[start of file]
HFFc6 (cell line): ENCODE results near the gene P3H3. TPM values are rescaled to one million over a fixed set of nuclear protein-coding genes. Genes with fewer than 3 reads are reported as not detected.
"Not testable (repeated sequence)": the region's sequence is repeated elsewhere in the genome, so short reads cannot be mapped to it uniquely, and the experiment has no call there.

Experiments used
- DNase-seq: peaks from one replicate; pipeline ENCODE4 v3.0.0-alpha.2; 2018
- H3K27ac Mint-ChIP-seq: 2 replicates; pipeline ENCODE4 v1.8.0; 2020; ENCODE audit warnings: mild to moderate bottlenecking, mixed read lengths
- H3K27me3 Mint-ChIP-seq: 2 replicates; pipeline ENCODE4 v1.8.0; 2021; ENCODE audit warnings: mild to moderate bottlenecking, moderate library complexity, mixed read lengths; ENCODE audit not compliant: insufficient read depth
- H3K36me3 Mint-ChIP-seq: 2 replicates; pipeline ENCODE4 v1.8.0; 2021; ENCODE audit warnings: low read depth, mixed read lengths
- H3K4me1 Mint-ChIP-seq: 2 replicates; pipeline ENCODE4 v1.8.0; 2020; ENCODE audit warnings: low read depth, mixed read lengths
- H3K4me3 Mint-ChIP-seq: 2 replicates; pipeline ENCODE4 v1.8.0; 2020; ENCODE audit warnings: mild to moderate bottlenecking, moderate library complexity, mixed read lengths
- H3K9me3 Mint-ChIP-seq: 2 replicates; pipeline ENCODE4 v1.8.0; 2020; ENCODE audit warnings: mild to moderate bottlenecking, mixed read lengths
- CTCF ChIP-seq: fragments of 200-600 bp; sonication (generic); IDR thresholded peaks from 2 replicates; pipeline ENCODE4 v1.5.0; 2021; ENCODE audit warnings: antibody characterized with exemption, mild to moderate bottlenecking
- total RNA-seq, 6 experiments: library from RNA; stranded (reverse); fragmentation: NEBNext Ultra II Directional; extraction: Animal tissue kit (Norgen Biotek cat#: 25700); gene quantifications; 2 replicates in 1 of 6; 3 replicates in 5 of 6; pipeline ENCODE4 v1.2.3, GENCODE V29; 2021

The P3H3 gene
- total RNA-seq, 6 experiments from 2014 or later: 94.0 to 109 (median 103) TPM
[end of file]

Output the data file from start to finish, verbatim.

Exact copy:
HFFc6 (cell line): ENCODE results near the gene P3H3. TPM values are rescaled to one million over a fixed set of nuclear protein-coding genes. Genes with fewer than 3 reads are reported as not detected.
"Not testable (repeated sequence)": the region's sequence is repeated elsewhere in the genome, so short reads cannot be mapped to it uniquely, and the experiment has no call there.

Experiments used
- DNase-seq: peaks from one replicate; pipeline ENCODE4 v3.0.0-alpha.2; 2018
- H3K27ac Mint-ChIP-seq: 2 replicates; pipeline ENCODE4 v1.8.0; 2020; ENCODE audit warnings: mild to moderate bottlenecking, mixed read lengths
- H3K27me3 Mint-ChIP-seq: 2 replicates; pipeline ENCODE4 v1.8.0; 2021; ENCODE audit warnings: mild to moderate bottlenecking, moderate library complexity, mixed read lengths; ENCODE audit not compliant: insufficient read depth
- H3K36me3 Mint-ChIP-seq: 2 replicates; pipeline ENCODE4 v1.8.0; 2021; ENCODE audit warnings: low read depth, mixed read lengths
- H3K4me1 Mint-ChIP-seq: 2 replicates; pipeline ENCODE4 v1.8.0; 2020; ENCODE audit warnings: low read depth, mixed read lengths
- H3K4me3 Mint-ChIP-seq: 2 replicates; pipeline ENCODE4 v1.8.0; 2020; ENCODE audit warnings: mild to moderate bottlenecking, moderate library complexity, mixed read lengths
- H3K9me3 Mint-ChIP-seq: 2 replicates; pipeline ENCODE4 v1.8.0; 2020; ENCODE audit warnings: mild to moderate bottlenecking, mixed read lengths
- CTCF ChIP-seq: fragments of 200-600 bp; sonication (generic); IDR thresholded peaks from 2 replicates; pipeline ENCODE4 v1.5.0; 2021; ENCODE audit warnings: antibody characterized with exemption, mild to moderate bottlenecking
- total RNA-seq, 6 experiments: library from RNA; stranded (reverse); fragmentation: NEBNext Ultra II Directional; extraction: Animal tissue kit (Norgen Biotek cat#: 25700); gene quantifications; 2 replicates in 1 of 6; 3 replicates in 5 of 6; pipeline ENCODE4 v1.2.3, GENCODE V29; 2021

The P3H3 gene
- total RNA-seq, 6 experiments from 2014 or later: 94.0 to 109 (median 103) TPM